A former Boeing engineer was today charged with stealing space shuttle secrets for China, the US Justice Department said.
And in a separate case, a US Defence Department analyst was also charged with selling military information to the Chinese authorities.
The two cases – based in a Washington suburb and Los Angeles – have no connection, and investigators said it was merely a coincidence that charges would be brought against both on the same day.
The cases show “that foreign spying remains a serious threat in the post-Cold War world,” Assistant Attorney General Kenneth Wainstein said in a prepared statement.
In Los Angeles, former Boeing engineer Dongfan “Greg” Chung, 72, was arrested on charges of working as an unregistered agent for the Chinese government who stole trade secrets from the defence contractor.
The stolen data largely focused on aerospace programmes, including the Space Shuttle, prosecutors said.
Chung, a naturalised US citizen, was indicted last week on espionage, conspiracy and obstructing justices charges. He has been the subject of an FBI investigation for nearly a year as part of an inquiry into another Chinese-born engineer who was convicted last year of stealing military data for the Chinese government.
As early as 1979, prosecutors said, Chinese officials were tasking Chung to collect data on US aviation, including the Space Shuttle and various military and civilian aircraft.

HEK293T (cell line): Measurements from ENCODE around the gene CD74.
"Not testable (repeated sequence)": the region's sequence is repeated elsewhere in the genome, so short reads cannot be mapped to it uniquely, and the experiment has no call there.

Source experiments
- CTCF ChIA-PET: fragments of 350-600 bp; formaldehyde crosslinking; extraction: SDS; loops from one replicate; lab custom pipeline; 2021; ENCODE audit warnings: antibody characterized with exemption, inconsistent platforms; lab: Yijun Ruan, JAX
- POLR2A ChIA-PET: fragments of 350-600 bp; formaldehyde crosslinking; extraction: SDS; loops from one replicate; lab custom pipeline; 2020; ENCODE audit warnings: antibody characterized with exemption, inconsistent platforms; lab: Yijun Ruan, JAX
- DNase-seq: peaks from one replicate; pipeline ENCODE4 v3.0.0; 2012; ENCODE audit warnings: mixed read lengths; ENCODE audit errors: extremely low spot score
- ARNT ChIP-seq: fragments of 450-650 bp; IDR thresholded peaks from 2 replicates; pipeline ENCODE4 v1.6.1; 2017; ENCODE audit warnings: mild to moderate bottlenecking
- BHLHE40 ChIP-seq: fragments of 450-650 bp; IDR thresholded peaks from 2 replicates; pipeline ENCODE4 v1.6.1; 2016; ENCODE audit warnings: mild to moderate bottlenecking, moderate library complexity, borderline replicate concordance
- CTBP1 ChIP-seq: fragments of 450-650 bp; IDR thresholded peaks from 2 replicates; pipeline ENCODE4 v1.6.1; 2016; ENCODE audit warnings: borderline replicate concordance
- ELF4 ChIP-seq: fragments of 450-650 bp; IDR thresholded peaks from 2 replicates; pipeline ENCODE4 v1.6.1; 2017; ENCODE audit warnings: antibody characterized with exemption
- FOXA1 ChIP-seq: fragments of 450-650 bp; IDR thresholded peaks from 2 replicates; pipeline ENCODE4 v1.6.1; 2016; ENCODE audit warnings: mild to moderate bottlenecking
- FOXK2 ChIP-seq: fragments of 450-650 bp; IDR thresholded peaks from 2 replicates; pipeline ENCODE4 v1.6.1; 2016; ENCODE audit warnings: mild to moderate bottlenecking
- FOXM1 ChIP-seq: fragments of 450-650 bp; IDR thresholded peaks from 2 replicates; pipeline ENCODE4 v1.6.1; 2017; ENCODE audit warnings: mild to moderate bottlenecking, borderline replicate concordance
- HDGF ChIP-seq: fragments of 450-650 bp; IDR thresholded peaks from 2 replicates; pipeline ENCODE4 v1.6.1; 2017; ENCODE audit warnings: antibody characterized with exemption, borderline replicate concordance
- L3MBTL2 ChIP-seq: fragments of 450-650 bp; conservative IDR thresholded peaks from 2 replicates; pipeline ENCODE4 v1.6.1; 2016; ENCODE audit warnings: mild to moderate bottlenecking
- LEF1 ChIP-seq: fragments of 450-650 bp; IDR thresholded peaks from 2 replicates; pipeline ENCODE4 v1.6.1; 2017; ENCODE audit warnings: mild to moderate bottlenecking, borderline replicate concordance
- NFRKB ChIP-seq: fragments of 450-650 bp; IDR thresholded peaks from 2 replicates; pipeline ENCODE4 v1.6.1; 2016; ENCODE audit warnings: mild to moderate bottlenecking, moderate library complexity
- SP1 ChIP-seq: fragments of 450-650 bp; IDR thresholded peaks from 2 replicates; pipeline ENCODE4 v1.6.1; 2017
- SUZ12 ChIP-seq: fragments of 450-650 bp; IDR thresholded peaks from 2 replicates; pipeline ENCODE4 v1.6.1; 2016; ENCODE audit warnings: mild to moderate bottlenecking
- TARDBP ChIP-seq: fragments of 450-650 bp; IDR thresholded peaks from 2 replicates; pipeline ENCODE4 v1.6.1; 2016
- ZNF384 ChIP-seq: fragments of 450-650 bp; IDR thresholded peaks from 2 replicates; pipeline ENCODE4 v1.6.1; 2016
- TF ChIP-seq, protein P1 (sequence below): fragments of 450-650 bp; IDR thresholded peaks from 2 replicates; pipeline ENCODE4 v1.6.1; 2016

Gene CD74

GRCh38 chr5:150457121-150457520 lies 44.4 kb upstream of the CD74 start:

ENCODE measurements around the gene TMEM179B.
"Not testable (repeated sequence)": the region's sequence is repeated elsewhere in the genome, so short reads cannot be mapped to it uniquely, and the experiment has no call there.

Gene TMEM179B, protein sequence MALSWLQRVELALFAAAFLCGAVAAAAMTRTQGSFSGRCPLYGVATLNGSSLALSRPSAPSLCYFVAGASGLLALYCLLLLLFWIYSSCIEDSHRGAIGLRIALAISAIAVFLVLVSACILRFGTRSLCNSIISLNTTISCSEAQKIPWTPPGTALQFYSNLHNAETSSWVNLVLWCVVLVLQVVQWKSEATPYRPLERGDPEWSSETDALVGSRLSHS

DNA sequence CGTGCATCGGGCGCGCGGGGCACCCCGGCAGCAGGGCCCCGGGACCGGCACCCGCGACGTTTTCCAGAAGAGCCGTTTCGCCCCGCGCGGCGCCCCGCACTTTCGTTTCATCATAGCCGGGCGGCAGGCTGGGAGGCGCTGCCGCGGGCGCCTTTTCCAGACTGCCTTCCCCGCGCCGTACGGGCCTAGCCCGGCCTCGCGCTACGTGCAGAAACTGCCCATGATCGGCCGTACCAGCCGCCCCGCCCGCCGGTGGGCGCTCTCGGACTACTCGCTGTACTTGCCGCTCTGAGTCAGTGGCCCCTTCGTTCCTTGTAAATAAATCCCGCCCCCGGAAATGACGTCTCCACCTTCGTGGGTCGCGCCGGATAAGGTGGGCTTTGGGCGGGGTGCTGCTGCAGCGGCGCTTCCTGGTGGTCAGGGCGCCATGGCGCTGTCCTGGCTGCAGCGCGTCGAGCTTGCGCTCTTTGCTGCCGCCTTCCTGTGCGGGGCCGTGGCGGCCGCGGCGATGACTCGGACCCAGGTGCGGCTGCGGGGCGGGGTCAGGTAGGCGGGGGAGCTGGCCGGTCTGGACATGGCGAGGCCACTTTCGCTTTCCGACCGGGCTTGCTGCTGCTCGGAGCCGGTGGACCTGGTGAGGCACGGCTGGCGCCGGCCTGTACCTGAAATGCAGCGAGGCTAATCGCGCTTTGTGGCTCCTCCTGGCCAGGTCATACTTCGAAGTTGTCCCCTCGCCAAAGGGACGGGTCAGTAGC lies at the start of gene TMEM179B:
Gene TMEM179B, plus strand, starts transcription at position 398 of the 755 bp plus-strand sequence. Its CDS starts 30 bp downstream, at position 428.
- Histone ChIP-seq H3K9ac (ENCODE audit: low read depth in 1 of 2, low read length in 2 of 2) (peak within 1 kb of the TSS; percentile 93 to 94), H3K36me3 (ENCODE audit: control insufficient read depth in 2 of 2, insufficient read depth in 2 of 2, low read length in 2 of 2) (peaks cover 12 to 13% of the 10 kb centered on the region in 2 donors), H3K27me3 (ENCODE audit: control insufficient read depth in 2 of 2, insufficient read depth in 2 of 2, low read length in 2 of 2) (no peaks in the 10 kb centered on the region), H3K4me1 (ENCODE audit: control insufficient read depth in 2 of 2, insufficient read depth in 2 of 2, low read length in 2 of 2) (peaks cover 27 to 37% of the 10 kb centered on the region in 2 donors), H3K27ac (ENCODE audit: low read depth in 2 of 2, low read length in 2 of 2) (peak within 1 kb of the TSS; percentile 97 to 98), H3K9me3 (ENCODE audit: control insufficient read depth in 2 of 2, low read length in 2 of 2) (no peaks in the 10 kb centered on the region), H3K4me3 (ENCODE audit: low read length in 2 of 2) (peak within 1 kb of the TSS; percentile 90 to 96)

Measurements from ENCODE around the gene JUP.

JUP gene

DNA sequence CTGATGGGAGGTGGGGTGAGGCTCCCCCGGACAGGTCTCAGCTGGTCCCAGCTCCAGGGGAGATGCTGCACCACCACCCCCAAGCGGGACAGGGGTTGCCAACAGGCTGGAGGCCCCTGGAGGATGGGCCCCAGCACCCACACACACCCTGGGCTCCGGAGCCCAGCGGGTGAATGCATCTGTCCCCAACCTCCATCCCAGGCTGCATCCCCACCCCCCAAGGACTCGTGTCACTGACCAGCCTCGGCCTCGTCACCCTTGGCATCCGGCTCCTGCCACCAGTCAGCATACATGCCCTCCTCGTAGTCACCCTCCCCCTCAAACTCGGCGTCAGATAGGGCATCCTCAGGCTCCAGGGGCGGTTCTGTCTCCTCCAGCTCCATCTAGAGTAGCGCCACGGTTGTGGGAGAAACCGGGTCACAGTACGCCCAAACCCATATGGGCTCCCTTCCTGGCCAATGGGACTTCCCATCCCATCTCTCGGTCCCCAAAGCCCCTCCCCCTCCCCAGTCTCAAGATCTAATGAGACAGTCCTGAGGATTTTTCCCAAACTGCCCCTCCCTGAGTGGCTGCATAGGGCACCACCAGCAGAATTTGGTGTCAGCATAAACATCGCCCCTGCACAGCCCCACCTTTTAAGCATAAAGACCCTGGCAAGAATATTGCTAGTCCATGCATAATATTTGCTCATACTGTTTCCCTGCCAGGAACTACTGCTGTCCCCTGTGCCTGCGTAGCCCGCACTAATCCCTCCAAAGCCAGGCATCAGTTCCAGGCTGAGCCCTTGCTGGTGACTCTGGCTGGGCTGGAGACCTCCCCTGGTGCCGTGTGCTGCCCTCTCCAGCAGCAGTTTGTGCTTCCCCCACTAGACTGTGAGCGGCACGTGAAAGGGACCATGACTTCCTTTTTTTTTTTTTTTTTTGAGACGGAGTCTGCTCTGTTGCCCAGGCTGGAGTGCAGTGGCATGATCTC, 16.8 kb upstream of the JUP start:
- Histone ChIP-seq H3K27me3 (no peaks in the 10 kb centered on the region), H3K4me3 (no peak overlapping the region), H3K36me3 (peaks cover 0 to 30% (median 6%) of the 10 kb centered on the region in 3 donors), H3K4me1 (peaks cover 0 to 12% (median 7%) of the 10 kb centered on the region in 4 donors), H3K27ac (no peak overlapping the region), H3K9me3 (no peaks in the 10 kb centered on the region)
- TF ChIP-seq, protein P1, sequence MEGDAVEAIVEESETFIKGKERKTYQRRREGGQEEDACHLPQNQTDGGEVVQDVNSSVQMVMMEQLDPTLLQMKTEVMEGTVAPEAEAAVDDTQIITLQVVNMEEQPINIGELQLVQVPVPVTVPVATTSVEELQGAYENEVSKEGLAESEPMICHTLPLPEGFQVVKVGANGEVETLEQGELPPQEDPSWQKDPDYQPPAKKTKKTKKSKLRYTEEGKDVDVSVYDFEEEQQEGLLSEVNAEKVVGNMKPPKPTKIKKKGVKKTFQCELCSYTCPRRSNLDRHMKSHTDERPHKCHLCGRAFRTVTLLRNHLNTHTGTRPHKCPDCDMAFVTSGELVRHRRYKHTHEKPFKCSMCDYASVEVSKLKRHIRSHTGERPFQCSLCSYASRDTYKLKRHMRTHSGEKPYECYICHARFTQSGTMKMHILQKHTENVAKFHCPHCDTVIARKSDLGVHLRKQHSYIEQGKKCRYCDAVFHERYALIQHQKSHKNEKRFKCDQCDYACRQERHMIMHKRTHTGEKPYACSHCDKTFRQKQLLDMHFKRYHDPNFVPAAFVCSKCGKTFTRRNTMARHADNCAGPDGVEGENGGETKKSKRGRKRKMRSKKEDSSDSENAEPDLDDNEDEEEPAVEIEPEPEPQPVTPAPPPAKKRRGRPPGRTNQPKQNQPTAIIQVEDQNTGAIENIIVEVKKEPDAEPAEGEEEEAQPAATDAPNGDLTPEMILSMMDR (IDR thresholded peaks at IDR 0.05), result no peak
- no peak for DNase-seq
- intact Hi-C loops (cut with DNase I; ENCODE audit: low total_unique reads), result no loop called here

At one point, Chung responded in a letter that he wanted to “contribute to the motherland,” according to the Justice Department.
Over an 18-year span, Chung travelled to China several times to deliver lectures on the Space Shuttle and other programmes, and he allegedly met Chinese government officials to discuss how to transfer US data.
Chung, who has a security clearance, worked for contractor Rockwell International from 1973 until 1996, when the company’s defence and space firm was acquired by Boeing.
He retired from Boeing in 2002 but returned the next year as a contractor. He ultimately left Boeing in 2006.
In Washington, prosecutors said defence analyst Gregg Bergersen, 51, sold classified defence information to a New Orleans businessman for an undisclosed amount of money.
In return, the businessman, identified as Tai Kuo, 58, a US citizen, forwarded the information to the Chinese government.
Much of the data concerned US military sales to Taiwan, prosecutors said. A third alleged conspirator in the case, Chinese national Yu Xin Kang, 33, served as the go-between for Kuo and China, according to prosecutors.
Kuo and Bergersen, a weapons systems policy analyst at the Defence Security Cooperation Agency in suburban Arlington, Virginia, were set to appear in court on today. Kang was to appear in New Orleans.